Beginning work in August of 1999, Jay Hall Carpenter won a national competition to create a larger-than-life-size bronze and granite sculpture of Jim Henson and Kermit the Frog for the University of Maryland, where Henson was a student in the 1950's. Of the project Carpenter has said:
“Although I have created numerous public memorials, I was particularly interested in the Jim Henson project. I have greatly admired his work since my youth, and the project offered the opportunity to contribute to the cultural life of Maryland, my home state. It was also a chance to inspire the students of the University by Jim's example. But most importantly, it was a chance to honor an artist and performer who brought so much joy to both children and adults. Jim Henson left the world better than he found it. I can think of no more fitting monument for the University.”
A professional sculptor for a quarter century, Jay Hall Carpenter earned his reputation during 20 years as sculptor for the Washington National Cathedral. He created the original carver's models for over 500 sculptures that adorn the gothic, limestone building. These sculptures include saints, angels, grotesques, and gargoyles. Many American churches contain his work, as do the State Department, the Smithsonian, Canterbury Cathedral, and the New England Medical Center. Other clients include West Point Military Academy, the Washington Theater Awards, and the State of Maryland.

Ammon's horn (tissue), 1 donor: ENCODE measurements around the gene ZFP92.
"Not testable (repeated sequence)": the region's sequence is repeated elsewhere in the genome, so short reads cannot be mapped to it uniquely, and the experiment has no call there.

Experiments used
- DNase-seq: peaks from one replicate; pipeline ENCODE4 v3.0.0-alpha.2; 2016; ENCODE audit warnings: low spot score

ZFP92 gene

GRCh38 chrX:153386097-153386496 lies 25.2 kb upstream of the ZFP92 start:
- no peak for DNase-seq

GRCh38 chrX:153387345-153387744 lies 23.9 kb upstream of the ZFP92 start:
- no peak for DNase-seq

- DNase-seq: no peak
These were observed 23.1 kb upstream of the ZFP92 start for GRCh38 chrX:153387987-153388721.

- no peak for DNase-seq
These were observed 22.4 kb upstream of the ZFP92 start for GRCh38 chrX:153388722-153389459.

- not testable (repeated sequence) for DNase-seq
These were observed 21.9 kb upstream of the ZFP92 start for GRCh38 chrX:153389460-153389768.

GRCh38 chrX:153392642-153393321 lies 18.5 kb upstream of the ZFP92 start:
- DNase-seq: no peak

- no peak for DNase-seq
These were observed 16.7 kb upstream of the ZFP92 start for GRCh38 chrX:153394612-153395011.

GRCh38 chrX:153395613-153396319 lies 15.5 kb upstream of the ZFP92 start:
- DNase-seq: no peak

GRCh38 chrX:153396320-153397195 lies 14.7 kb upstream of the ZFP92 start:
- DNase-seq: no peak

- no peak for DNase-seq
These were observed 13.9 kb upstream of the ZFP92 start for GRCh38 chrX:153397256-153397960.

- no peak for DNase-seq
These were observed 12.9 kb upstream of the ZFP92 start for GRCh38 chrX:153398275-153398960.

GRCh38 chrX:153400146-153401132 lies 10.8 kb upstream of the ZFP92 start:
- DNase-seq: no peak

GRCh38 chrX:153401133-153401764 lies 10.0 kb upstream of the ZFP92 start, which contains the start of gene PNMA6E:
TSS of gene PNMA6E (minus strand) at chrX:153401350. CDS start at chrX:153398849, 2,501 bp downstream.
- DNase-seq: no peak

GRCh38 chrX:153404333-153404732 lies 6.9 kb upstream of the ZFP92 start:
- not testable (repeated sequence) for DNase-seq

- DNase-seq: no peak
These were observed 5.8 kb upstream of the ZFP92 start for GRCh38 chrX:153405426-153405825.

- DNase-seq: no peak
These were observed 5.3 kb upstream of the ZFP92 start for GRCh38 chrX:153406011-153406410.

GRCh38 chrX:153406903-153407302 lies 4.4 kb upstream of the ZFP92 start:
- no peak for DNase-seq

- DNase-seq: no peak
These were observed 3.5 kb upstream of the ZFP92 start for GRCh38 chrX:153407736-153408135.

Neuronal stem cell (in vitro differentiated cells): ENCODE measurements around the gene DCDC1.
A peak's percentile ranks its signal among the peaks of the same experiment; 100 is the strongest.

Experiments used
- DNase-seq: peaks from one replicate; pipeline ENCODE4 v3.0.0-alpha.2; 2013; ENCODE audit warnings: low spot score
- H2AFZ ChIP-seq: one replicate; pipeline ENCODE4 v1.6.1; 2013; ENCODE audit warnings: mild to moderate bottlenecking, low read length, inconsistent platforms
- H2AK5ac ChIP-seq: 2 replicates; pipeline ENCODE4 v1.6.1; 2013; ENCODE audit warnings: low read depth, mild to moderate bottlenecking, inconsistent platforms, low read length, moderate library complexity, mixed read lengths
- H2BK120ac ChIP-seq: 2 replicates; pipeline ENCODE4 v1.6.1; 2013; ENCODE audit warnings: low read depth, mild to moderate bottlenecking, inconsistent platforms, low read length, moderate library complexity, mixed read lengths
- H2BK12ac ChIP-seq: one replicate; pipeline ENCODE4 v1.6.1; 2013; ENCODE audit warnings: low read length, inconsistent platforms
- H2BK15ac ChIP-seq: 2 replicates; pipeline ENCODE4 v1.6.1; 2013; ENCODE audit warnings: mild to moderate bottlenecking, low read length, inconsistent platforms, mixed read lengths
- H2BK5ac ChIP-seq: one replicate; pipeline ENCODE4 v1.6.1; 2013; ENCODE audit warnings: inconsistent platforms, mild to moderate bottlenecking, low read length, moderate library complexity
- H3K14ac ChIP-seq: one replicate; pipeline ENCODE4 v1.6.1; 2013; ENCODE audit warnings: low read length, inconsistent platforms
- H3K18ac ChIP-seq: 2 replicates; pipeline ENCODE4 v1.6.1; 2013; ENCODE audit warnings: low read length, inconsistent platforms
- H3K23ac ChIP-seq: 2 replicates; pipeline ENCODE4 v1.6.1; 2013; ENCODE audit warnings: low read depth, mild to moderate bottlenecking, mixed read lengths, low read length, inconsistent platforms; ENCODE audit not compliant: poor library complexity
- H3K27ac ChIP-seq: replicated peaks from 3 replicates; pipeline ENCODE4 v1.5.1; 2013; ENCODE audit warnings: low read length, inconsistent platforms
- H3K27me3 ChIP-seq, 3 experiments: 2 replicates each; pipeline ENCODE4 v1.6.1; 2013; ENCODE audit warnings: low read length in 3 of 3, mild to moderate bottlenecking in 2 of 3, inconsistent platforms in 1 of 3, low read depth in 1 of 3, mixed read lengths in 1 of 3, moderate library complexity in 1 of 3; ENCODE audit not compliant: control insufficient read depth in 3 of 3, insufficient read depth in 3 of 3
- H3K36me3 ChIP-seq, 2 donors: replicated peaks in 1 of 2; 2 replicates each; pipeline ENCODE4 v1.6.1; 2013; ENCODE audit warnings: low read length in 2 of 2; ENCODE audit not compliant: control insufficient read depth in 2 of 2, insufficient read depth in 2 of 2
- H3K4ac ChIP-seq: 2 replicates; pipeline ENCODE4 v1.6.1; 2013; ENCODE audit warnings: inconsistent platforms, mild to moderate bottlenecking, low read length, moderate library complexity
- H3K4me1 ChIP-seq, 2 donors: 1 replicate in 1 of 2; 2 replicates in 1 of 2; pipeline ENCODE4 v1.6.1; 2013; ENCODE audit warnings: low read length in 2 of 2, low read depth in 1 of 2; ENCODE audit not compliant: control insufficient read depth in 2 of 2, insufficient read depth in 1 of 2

Carpenter was elected into the National Sculpture Society before the age of thirty and has won numerous national awards for his sculptures. Carpenter recently won the competition to create an eight-foot bronze of Maryland State Comptroller Louis Goldstein for the State Capitol in Annapolis.
Carpenter's education includes study at Pratt Institute and The Catholic University of America. He served as sculptor's assistant to Master Sculptor Frederick E. Hart, working on Hart's major projects for the Washington National Cathedral, and the Vietnam Veteran's Memorial in Washington, DC. Carpenter has also served as Sculptor-in-Residence at the Washington Cathedral, Wesley Theological Seminary, and The Catholic University of America, and has taught at the Art League School in Alexandria, VA, and Montgomery College in Rockville, MD. His sculptures and drawings are exhibited in fine art galleries throughout the United States.